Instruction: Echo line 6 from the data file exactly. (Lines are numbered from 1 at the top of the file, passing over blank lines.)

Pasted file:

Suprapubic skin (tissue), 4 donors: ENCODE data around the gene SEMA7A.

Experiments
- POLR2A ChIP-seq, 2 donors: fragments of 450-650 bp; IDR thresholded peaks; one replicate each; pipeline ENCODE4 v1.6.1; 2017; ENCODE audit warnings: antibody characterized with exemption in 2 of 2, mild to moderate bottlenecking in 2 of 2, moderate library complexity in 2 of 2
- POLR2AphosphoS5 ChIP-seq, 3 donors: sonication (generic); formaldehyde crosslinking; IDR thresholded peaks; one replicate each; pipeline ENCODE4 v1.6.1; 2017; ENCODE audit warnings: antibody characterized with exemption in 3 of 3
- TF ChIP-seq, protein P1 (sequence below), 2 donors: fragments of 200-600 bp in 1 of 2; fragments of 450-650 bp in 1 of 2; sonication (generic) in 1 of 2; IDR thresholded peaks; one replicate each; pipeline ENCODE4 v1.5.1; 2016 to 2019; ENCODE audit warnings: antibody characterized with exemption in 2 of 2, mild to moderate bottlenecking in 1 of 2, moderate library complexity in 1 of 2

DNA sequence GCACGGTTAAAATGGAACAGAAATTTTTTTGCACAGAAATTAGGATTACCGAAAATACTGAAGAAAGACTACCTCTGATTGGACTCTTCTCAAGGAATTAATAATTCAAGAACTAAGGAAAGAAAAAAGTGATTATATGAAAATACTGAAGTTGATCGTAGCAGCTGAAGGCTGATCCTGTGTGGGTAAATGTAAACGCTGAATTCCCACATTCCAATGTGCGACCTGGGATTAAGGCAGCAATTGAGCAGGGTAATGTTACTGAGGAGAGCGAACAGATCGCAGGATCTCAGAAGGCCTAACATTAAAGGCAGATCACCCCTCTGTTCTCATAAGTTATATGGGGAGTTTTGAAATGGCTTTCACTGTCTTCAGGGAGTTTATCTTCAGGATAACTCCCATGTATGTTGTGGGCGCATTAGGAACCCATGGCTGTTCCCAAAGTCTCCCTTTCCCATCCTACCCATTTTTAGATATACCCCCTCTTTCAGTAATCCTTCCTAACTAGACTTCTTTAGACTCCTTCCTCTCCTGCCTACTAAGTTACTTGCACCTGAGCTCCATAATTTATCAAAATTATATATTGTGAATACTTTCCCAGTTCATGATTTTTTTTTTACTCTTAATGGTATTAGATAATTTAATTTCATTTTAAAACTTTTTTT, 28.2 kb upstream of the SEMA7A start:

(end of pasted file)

DNA sequence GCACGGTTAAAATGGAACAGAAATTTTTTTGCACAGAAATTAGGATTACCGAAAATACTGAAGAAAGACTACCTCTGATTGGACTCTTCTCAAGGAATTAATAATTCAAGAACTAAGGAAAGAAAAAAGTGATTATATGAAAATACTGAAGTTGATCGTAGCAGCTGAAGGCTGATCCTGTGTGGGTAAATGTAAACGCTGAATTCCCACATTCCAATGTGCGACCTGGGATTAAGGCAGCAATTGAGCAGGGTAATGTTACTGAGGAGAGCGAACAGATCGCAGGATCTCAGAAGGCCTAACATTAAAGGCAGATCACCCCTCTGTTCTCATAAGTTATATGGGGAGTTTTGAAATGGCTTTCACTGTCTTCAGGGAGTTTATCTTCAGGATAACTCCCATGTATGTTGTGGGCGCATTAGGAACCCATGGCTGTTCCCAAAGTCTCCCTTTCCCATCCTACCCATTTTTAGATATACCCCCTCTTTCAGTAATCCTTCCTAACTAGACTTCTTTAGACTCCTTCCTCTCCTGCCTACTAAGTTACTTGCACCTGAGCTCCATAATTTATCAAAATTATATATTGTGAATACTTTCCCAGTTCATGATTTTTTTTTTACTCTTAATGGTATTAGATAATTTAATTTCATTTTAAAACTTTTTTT, 28.2 kb upstream of the SEMA7A start: